In the tiny wooden dirt road cabin, negative a million just beyond the frosty window, Sy and I sip hot tea smelling of cigarettes and pine, black as squid ink and delicious to few. We share a sense of comfort in the automated, eternally unchanging voice on the weather radio, enjoy Ira Glass and Science Friday on NPR, together detest Prairie Home Companion. “Garrison Keillor is an arrogant fucking prick”. Amen. We are a church of two.
My hands hug my smelly warm mug, my knees up and stocking feet against her thigh, Sy with her nursing pillow, feeding that lovely red-hair baby, Sy and I, catty corner on the couch. We’ve been right here, just like this, for two days, but who’s counting, in this Vermont-deep winter?
Leaning back, in the twinkle of her Jewish Christmas tree, Sy delights me with stories of her home state’s legal oddities. Public nudity is legal, an occasional draw for Jersey perverts. Gay marriage is legal, because well of course, WTF? George Bush is illegal, that war-crimes hater, and Vermont will arrest him. I fucking love Vermont.
Sy interprets biblical texts, reads sci-fi and eats raw philosophy on whole grain bread. Also has a thing for breaded chicken patties. In the event of chicken patty toxic apocalypse, eat a Christian Scientist – no one else is FDA approved. We’ve claimed Sy, Mom and I, Mom who should be with us on this couch, but who may skip the cigarette tea; Mom grounded in far-away Philly, the weather indifferent to her desire to meet the baby, her grandson with sky eyes. Mom says Sy is a misplaced zygote. Who’s counting? With Sy and I, with Mom and Sy, love is thick as blood.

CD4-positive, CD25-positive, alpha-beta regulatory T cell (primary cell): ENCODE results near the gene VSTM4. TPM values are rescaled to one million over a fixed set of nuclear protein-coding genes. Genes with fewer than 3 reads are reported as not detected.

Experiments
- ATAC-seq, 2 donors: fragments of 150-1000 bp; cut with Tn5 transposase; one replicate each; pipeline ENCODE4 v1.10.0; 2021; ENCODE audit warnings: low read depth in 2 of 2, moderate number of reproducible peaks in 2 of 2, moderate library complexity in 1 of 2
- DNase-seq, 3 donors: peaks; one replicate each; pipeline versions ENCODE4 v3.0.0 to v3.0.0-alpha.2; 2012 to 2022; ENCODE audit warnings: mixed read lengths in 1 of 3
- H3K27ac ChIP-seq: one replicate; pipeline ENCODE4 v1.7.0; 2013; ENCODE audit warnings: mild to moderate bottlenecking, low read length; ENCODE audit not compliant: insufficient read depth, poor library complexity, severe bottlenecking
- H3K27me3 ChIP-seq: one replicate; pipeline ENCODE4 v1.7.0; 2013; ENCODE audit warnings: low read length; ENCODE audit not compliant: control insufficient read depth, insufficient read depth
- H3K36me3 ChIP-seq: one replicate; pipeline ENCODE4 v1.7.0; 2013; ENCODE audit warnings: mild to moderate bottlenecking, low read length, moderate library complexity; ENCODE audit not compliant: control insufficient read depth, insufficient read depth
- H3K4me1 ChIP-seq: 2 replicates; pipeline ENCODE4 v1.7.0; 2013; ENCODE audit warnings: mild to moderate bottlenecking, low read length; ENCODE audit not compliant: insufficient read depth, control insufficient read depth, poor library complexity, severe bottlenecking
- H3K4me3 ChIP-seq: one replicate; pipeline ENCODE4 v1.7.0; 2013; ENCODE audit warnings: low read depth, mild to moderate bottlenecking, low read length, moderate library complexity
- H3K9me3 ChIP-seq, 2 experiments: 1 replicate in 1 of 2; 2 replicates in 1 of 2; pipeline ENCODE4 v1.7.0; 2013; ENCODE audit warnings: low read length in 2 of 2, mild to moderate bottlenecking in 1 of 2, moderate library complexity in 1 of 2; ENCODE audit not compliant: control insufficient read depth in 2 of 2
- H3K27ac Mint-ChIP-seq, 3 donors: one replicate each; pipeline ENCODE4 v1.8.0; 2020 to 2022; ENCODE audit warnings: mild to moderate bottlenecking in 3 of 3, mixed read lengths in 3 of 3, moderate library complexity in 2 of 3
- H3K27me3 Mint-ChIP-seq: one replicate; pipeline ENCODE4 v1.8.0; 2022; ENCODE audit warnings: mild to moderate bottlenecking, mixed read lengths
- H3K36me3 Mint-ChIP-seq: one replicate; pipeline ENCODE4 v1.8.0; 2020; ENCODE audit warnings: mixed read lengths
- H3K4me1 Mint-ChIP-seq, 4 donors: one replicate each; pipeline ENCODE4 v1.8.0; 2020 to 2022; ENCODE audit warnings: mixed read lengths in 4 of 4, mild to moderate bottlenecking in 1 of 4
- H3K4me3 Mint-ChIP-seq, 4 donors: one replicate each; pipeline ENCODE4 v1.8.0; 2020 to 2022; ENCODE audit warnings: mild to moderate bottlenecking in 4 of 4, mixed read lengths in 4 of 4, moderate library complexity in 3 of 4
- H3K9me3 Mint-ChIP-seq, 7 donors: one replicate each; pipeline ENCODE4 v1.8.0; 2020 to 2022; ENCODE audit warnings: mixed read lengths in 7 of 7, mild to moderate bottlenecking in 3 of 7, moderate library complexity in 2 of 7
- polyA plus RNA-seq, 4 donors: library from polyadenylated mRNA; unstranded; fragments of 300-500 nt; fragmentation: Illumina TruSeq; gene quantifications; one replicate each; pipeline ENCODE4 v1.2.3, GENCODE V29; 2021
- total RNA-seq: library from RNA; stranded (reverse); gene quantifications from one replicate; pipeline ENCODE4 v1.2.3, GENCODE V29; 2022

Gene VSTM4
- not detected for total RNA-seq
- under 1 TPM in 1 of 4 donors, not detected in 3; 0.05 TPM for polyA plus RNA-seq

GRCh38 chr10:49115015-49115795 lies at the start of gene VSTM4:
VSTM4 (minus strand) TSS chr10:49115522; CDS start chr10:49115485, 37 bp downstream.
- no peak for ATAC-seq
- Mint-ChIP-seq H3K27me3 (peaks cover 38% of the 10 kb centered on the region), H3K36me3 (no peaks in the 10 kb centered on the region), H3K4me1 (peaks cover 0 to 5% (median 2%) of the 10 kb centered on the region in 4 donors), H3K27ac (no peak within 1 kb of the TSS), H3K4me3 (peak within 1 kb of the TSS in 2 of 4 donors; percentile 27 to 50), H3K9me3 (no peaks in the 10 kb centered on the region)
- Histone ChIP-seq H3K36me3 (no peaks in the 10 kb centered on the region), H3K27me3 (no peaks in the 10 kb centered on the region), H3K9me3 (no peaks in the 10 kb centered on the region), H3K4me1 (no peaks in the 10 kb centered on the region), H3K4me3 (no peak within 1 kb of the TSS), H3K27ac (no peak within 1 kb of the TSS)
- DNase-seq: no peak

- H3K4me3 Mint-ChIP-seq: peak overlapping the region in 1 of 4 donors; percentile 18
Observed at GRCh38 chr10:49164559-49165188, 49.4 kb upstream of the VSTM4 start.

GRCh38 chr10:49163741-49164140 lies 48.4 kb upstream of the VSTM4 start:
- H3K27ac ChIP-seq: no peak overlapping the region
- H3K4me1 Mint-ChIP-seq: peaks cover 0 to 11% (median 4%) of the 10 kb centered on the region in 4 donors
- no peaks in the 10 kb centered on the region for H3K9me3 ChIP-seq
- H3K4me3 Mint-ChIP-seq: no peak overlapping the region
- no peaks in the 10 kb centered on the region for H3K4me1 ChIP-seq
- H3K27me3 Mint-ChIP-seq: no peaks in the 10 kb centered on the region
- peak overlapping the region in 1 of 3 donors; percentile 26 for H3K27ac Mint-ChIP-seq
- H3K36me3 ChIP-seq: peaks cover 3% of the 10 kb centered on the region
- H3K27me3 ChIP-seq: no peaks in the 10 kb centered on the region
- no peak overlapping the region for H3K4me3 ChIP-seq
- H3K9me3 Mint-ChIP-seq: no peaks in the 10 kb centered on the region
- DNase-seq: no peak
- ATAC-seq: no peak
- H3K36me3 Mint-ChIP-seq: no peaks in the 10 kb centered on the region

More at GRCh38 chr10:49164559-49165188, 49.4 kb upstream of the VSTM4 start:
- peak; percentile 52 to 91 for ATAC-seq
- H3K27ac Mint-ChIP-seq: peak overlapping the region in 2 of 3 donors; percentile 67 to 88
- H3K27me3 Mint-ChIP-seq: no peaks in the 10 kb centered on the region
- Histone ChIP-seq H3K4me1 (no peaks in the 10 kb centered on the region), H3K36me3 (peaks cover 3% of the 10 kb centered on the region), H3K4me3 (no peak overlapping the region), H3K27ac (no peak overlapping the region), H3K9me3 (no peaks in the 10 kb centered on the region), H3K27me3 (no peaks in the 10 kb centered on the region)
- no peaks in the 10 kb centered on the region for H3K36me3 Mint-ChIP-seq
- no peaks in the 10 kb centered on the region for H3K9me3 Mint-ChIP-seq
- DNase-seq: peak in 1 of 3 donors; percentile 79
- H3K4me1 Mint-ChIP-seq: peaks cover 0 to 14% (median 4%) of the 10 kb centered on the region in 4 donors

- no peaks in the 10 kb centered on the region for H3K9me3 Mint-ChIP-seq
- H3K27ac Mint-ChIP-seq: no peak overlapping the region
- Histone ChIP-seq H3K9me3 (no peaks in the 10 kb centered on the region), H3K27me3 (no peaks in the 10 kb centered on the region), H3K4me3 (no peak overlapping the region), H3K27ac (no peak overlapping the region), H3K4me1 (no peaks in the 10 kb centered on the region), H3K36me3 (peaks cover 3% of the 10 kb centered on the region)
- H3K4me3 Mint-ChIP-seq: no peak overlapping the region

Rough around the edges, bare-plank-walled, heavy snow boot, crocheted, hand-hewn, bare-bones poor, wind-chilled white, compost socialist Sy.
And now, Mama to a strawberry boy, in sweet shades of his gentle Papa, a Vermont maple-tapped snow boy with poplar legs and sky eyes. Sy in her lovely, lovely life, watching the winter wind dance the cold bare branches of the outside.
Large and rolling, thick brown braid, solid legs strong hands big feet Sy. Sy has travelled the world, learned the language of chili and saffron, seen the view from the psycho side of barred windows, built dwellings for her heart. She has dipped her fingers into fragile serenity, plunged into midnights of wrenching grief and electric-shock body-bag loss, raised herself over and over and over.
With Sy and I, together on this couch with our dank drink and our new boy, it’s like there was never a time without this moment. It will be hard to leave. Sy, dust to ice, Appalachia to the Green Mountains, we are family. I claim you, sister.